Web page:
Emanuel Gat Dance

Emanuel Gat Dance

Everyone’s favorite ritual sacrifice ballet, Rite of Spring, has been turned into a sleek and intimate modern dance by Israeli choreographer Emanuel Gat. Tackling Le Sacre du Printemps is a little like climbing Mount Everest for a choreographer. Dozens of attempts have been made since the original Stravinsky/Nijinsky version, which revolutionized both music and dance in 1913. Gat seems undaunted or perhaps incited by all this.

Nijinsky turned his Ballets Russes dancers into a herd of horny peasants, dancing knock-kneed, offending the bourgeoisie. Gat’s party, on the other hand, is a trancey salsa-hustle, five swinging singles on a blood-red carpet. It’s spring and there’s an extra woman. Who gets to die?

Gat meets the bombast of Stravinsky’s score the same way that he meets the quieter, more minimalist sections– with a torrent of movement that starts in a ballroom daisy-chain, but eventually spills onto the shadowy, outer spaces, getting wilder. And always, the ticking bomb, the certainty of the ending, looms. Every moment that one of the three female dancers is left unpartnered is a moment of risk. Not dancing is danger.

Things do get primal, but Gat’s use of violence is understated. The salsa theme means that every whiplash turn that takes a woman flying comes right back in against the man. The choreographer himself appears in the work, lending a slightly sinister air, with his shaved head and intense gaze, while the other male, Roy Assaf, stays more neutral. The women, Shanny Ben-Haim, Avital Manu and Maya Briner, may drape their hair and lean into their partners, but the blankness on their faces signals they know exactly what is up.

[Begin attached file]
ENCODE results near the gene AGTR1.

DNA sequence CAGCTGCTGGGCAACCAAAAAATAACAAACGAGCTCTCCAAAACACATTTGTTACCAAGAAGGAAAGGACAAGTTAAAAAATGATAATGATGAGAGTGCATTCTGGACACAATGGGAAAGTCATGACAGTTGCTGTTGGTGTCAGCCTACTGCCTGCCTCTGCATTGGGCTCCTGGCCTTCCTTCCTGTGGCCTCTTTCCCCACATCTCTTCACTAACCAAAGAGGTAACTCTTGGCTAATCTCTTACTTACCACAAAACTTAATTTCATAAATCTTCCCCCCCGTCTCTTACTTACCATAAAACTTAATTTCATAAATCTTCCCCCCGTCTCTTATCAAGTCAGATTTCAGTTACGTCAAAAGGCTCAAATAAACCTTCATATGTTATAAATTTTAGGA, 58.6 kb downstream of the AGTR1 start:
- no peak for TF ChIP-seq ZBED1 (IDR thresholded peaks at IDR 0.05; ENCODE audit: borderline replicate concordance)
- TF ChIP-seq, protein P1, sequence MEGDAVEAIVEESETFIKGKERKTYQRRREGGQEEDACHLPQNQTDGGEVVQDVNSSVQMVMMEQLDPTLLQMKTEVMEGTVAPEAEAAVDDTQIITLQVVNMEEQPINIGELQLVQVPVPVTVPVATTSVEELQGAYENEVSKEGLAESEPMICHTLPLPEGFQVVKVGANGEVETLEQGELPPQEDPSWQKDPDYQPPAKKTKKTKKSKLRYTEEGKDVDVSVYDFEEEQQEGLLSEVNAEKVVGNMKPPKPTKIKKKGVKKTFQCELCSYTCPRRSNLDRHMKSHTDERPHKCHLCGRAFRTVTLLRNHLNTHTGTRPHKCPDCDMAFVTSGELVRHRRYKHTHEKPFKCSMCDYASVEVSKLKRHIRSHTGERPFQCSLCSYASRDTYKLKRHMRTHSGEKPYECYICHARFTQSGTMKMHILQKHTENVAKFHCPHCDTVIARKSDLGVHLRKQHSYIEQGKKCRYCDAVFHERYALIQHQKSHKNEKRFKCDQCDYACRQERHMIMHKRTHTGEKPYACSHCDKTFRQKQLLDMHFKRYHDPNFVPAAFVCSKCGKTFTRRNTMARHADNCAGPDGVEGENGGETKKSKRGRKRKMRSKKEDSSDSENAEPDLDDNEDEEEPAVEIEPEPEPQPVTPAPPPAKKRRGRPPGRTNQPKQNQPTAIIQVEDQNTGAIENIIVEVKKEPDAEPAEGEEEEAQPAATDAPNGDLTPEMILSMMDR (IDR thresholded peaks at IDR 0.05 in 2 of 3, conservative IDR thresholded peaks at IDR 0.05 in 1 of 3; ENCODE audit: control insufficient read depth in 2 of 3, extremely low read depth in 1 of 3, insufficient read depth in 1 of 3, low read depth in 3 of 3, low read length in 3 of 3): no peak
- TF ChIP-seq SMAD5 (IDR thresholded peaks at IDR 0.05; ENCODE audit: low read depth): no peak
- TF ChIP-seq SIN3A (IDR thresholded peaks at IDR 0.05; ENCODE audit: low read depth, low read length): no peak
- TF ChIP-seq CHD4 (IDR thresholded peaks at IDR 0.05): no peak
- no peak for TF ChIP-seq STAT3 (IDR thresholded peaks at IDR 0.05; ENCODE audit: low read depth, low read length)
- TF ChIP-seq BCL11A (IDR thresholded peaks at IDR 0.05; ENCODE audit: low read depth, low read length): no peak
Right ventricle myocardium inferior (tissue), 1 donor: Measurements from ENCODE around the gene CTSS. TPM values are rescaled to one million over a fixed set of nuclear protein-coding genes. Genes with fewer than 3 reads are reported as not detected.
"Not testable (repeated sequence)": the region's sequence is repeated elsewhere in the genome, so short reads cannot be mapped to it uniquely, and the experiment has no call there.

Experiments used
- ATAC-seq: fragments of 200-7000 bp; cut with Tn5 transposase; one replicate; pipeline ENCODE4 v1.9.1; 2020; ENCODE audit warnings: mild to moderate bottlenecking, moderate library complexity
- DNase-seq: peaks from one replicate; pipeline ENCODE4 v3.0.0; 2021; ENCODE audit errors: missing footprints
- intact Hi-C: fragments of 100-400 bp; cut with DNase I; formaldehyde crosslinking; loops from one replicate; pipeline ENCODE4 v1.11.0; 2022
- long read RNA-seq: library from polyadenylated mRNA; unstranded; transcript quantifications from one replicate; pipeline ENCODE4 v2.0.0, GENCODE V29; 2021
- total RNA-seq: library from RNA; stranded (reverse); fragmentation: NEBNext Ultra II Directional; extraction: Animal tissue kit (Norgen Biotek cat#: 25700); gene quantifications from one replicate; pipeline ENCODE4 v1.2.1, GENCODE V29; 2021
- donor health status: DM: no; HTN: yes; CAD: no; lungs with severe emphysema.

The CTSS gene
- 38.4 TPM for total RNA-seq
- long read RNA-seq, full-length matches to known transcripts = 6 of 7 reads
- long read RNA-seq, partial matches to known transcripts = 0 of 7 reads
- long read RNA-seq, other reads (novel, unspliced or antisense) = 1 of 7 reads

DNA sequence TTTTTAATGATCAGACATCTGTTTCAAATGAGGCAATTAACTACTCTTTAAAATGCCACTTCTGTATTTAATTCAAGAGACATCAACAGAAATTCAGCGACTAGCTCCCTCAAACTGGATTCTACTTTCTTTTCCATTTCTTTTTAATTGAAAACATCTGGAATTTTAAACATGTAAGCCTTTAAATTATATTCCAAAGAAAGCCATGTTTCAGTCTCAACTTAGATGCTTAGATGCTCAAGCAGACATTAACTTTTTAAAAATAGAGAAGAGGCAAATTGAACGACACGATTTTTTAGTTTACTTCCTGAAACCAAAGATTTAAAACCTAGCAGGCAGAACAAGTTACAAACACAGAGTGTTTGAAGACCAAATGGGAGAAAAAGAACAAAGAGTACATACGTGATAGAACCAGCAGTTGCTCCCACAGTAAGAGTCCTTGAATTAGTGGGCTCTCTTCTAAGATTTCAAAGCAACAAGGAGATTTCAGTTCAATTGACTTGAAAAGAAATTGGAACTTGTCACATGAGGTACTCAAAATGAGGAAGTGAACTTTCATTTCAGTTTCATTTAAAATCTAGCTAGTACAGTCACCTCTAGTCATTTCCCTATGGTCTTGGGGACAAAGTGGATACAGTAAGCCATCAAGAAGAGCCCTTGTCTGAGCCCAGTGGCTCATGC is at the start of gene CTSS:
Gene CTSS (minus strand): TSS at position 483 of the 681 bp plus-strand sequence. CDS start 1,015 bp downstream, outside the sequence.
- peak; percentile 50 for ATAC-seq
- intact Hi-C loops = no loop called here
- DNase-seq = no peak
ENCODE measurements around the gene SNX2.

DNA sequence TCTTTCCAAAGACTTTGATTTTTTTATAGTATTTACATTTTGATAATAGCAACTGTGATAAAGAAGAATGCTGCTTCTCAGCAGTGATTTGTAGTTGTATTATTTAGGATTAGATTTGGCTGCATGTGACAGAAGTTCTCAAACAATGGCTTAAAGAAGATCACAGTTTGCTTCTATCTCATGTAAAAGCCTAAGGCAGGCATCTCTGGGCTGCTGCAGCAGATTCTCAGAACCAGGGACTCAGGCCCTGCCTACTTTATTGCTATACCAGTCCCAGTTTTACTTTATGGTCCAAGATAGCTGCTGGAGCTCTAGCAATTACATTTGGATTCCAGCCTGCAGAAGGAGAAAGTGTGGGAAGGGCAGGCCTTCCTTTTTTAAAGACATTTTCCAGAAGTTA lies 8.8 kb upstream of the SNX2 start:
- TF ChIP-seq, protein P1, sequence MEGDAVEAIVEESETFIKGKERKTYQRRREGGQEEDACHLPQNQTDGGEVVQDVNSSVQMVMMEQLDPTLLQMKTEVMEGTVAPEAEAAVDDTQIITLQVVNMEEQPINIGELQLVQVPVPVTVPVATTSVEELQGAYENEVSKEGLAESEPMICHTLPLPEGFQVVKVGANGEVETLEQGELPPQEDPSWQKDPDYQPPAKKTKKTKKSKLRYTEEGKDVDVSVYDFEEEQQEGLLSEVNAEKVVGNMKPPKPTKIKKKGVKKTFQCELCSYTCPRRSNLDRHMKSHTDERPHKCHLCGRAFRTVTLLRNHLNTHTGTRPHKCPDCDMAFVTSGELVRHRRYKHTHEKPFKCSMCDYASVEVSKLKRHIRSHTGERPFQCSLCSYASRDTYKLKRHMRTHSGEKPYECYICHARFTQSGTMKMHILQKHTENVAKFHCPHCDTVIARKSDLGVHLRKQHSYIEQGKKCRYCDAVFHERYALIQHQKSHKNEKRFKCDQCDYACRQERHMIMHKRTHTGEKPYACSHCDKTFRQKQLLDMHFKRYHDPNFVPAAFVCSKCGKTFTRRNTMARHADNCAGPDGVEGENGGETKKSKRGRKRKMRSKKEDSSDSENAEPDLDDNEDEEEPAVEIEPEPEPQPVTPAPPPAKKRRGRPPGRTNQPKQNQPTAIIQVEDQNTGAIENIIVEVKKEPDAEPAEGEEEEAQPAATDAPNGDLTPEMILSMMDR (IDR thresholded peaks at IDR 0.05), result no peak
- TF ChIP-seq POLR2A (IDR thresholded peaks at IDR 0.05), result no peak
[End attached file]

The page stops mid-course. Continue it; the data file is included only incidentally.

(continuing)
Winter Voyage, a duet for two men which opened the program, used the darkly romantic music of Franz Schubert (his song-cycle, Winterreise was uncredited in the program) to explore the dynamics of an intimate relationship. Unisons seemed almost uncanny between the two dancers, Gat and Assaf, but what lingers is the punctuation between bouts of gestural, vigorous dancing. The soul of the piece resided in moments of stillness. Here, hidden in the underbelly, there was rest, softness, and emotion.

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Mr. Simpson has a BA in Journalism from the University of Southern California and worked as an advertising writer in Los Angeles before moving to New York to pursue a different passion: dance. He danced professionally in New York and Boston before founding a community-based modern dance company, Small City Dance Project, in Newburyport, MA. His fiction has appeared in literary journals and anthologies. He was a teaching fellow at Smith College, where he received his MFA in choreography. While living in the Bay Area for 15 years, he wrote about dance for the San Francisco Chronicle and other periodicals. In 2005, he was a NEA Fellow at the Dance Critics Institute, American Dance Festival. For culturevulture.net, he reviews dance, theatre and film. He moved to Santa Fe in October, 2008. He writes for "Pasatiempo," the Arts magazine of the "Santa Fe New Mexican."